Liesl Eichler Clark has served as Director of the Michigan Department of Environment, Great Lakes and Energy (EGLE) since January 2019. She oversees a $500 million budget that supports a 1,200-person team dedicated to protecting Michigan’s environment and public health.
Nestled in the heart of the world’s greatest freshwater ecosystem, Michigan EGLE has a unique regulatory role in ensuring the Great Lakes and their connecting waters remain the vital cultural, recreational, and economic engines of the region. The agency also regulates air quality, waste management, drinking water, groundwater, oil and gas extraction, and contaminated site remediation.
Clark led a reorganization which elevated Michigan’s commitment to Environmental Justice, climate mitigation and resilience, clean drinking water, and the Great Lakes. The newly-created offices of Environmental Justice Public Advocate, Clean Water Public Advocate, and Climate and Energy—as well as the longstanding Office of the Great Lakes—are now housed in the EGLE executive office with Clark and her deputies.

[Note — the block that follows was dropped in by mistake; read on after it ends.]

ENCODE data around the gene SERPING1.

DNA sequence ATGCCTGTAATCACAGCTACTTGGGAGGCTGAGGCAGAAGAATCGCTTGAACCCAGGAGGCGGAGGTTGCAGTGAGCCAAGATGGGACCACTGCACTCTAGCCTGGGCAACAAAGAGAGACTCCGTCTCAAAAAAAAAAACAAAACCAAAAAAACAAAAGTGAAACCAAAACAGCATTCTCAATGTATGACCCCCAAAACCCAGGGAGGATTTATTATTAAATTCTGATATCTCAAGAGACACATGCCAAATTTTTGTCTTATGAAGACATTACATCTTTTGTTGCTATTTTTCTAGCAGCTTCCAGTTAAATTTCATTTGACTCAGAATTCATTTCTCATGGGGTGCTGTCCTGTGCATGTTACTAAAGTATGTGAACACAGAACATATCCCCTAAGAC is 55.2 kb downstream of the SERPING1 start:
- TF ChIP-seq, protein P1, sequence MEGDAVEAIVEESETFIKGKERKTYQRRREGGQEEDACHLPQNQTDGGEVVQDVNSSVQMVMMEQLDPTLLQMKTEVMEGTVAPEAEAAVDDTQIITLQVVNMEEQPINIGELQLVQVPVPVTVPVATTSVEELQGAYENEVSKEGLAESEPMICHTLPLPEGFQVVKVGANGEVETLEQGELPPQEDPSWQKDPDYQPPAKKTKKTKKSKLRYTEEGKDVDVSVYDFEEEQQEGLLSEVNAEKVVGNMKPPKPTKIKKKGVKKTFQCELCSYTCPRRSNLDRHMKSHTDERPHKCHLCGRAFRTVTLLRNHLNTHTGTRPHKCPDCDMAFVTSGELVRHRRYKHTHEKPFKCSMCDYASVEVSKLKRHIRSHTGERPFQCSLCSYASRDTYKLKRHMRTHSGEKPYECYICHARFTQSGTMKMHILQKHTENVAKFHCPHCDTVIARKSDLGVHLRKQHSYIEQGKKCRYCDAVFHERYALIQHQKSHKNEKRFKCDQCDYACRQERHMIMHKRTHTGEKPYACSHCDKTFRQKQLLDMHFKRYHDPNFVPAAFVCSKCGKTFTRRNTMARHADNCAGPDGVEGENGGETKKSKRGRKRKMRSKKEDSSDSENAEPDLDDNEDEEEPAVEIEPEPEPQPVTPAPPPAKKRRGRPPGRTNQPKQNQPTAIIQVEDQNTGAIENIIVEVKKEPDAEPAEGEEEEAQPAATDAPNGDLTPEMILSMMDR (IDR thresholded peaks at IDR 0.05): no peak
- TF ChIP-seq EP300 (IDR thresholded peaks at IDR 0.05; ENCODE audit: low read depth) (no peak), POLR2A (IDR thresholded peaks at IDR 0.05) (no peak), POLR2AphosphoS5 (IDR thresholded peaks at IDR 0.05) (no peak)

Expanding and improving EGLE’s internal and external communications is a major focus for Clark as she strives to support and inspire the EGLE team, engage stakeholders, meet communities where they are, and better share EGLE’s work with Michigan’s 10 million residents – whom she refers to as her “10 million bosses.”
Clark chairs the UP Energy Task Force and the Council on Climate Solutions and serves on the Council on Future Mobility, the Michigan Advisory Council on Environmental Justice, the Michigan Dam Safety Task Force, and the Michigan Poverty Task Force, among others.
Clark received a B.A. in Political Economy and International Relations from James Madison College at Michigan State University and a Master of Public Administration from Michigan State University.
She lives in Livingston County with her husband, their two sons, and Bella the Polish Lowland Sheepdog who is fond of interrupting video meetings. She is working to hike every trail within a 50-mile radius of home, to see more of Michigan’s natural treasures and to spend more time “in the field” with her 1,200 colleagues when circumstances allow.